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The Interconnection Roadmap

By 12th May 2021May 9th, 2022No Comments

Could Interconnection be the missing link in digital transformation?

Connectivity has become a critical component for an enterprises digital strategy. To take advantage of the benefits of hybrid cloud, multi-cloud, and mobile-first environments, enterprises will need to take a flexible approach to connectivity, enabling them to scale as needed.

A central point of interconnection between carriers, clouds, content and application service providers obtained within the ecosystems of vendor-neutral data centres can provide the essential foundation for enabling network architecture to take advantage of digital opportunities.

Find out what the data centre trends driving digital transformation in Africa are by reading this whitepaper

An Introduction to Interconnection

Today, many enterprises are moving toward the consumption of IT on demand within a hybrid cloud environment – using a mix of public cloud, private cloud, multiple software-as-a-service (SaaS) vendors, and company-owned resources. It follows that network architecture is a critical component of this paradigm – carefully constructed to meet both performance and security requirements. A move to an Interconnection Defined Architecture is needed.

Organisations will adapt their network architecture as network options rapidly evolve and respond to multi-cloud requirements by establishing “direct” connections with cloud providers. “Direct”, in this context, refers to a one-to-one relationship over a physical or virtual network connection rather than the public Internet and MPLS type connectivity.

Connected Is Not The Same As Interconnected

To extract the maximum value from network investments, enterprises should think in terms of interconnection, rather than simple connectivity (or bandwidth). In its simplest form, interconnection occurs when multiple carriers, clouds, content, enterprises, and application service providers connect directly between edge routers or switches on each network. Interconnection is achieved through structured fibre cabling or virtual circuits (VLANs) within a data centre facility.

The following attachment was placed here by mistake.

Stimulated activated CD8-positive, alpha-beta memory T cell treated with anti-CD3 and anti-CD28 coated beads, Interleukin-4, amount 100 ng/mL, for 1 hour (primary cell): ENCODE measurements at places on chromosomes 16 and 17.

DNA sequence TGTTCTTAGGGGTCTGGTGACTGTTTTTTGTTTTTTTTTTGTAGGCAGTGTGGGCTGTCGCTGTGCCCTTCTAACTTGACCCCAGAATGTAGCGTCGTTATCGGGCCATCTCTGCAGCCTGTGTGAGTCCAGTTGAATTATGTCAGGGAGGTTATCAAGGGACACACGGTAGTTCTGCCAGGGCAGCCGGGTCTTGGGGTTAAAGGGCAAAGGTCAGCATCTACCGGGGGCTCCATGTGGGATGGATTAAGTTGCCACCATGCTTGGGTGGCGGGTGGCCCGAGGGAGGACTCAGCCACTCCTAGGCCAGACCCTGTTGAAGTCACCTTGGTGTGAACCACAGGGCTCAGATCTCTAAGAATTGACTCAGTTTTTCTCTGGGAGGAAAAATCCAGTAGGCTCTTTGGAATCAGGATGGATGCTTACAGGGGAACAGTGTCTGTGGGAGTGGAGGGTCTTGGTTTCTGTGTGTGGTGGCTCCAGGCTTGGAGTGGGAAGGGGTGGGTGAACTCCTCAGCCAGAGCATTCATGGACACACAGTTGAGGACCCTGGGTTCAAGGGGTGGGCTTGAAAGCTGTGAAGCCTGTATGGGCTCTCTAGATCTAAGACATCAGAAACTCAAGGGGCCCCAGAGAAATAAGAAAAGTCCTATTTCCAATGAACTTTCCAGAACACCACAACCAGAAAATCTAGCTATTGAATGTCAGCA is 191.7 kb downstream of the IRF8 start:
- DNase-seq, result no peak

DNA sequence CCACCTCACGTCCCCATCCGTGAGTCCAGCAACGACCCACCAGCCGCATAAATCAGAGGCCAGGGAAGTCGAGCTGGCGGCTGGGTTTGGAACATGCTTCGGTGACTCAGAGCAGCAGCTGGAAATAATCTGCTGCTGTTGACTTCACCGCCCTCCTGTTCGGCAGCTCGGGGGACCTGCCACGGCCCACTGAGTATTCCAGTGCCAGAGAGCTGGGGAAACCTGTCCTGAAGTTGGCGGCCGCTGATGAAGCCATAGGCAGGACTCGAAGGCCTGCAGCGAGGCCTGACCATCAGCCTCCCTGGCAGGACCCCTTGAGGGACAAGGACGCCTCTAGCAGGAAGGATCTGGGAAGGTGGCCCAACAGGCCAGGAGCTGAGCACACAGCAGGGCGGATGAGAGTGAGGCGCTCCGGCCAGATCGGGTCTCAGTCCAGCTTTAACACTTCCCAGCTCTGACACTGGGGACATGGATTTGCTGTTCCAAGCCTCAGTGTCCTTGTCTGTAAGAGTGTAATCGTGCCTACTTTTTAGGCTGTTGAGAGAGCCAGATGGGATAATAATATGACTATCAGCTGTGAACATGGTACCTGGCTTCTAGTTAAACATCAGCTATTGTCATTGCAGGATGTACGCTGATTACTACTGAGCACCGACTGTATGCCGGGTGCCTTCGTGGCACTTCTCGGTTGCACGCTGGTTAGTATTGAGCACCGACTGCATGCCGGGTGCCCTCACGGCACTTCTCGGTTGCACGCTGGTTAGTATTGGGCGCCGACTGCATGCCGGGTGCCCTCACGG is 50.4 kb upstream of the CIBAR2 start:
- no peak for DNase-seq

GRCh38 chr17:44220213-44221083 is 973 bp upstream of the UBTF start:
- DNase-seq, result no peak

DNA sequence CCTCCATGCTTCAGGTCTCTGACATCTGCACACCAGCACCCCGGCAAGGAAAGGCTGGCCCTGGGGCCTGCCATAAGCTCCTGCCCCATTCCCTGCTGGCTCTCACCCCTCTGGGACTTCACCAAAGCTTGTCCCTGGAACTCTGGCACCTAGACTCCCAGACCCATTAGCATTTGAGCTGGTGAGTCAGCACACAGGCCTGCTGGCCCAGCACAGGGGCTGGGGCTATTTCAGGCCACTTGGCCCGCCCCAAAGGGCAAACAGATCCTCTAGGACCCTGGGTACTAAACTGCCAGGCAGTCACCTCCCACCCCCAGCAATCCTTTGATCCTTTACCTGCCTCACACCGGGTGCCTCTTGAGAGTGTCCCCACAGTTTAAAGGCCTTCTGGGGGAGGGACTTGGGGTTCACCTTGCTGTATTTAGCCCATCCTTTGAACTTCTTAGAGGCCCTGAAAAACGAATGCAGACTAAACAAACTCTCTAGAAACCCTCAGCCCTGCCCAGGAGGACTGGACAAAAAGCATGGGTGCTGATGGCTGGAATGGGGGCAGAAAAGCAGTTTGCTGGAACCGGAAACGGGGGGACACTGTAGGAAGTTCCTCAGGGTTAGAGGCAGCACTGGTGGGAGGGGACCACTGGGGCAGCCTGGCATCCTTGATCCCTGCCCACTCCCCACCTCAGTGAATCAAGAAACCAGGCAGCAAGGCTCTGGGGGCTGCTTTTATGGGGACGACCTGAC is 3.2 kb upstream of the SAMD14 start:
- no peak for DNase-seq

Inside the vendor-neutral data centre, the interconnection of multiple clouds, customers, content providers, and network service providers presents a unique opportunity to efficiently integrate services and business processes. Interconnection should be an essential element of enterprise IT strategy, yet the options are not always understood.

What Is Interconnection?

Network connectivity options for the enterprise have evolved in line with businesses changing needs over the past two decades. This evolution cycle is gaining momentum in response to changing business models, highlighted with the sudden shift to remote working in 2020 in response to the pandemic. This makes interconnection more critical than ever to the modern enterprise.

As enterprise workloads have migrated out of private data centres and into the public cloud, the interconnection between a diverse set of technology assets has become a focus. This hybrid network infrastructure has resulted in enterprises’ needing to connect their private clouds or data centres to each other as well as their public cloud instances. Interconnection allows businesses to optimise the sharing of resources across multiple sources, including processing power, storage, and data archives.

An interconnection focused network architecture also provides lower latency, higher availability and more secure connections.

How Does Interconnection Differ From Connectivity?

Connectivity is most often associated with bandwidth, whereas interconnection is associated with connections made within and across data centres. Cross-connects and virtual cross-connects are that the different interconnection types.

What is a Cross-Connect?